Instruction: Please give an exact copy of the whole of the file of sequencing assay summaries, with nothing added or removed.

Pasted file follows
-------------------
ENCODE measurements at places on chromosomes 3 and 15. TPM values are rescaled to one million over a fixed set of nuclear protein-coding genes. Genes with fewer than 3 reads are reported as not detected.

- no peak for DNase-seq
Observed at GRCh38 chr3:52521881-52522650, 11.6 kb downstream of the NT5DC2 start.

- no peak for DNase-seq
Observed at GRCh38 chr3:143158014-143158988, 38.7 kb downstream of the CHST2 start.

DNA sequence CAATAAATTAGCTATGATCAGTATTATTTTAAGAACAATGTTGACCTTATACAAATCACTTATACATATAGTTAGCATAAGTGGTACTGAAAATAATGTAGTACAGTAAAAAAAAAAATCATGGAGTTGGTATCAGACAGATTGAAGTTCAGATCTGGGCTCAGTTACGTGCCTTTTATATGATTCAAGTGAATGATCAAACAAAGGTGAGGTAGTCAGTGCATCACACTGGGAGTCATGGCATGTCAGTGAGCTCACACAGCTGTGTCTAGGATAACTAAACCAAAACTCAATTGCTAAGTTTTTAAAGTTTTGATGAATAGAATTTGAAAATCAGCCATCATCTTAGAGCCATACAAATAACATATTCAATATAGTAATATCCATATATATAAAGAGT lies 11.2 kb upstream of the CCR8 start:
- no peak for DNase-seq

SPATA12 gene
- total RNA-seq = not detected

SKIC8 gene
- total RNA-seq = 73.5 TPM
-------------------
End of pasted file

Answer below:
ENCODE measurements at places on chromosomes 3 and 15. TPM values are rescaled to one million over a fixed set of nuclear protein-coding genes. Genes with fewer than 3 reads are reported as not detected.

- no peak for DNase-seq
Observed at GRCh38 chr3:52521881-52522650, 11.6 kb downstream of the NT5DC2 start.

- no peak for DNase-seq
Observed at GRCh38 chr3:143158014-143158988, 38.7 kb downstream of the CHST2 start.

DNA sequence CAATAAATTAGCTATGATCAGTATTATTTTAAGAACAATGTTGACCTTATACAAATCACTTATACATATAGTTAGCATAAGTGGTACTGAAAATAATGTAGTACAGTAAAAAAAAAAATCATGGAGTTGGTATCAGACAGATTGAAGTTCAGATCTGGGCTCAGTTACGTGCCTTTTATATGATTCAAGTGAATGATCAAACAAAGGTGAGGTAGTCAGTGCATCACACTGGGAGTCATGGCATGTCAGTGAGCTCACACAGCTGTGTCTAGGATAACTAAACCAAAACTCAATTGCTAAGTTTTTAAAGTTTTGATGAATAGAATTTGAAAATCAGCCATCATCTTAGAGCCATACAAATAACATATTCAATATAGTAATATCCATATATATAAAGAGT lies 11.2 kb upstream of the CCR8 start:
- no peak for DNase-seq

SPATA12 gene
- total RNA-seq = not detected

SKIC8 gene
- total RNA-seq = 73.5 TPM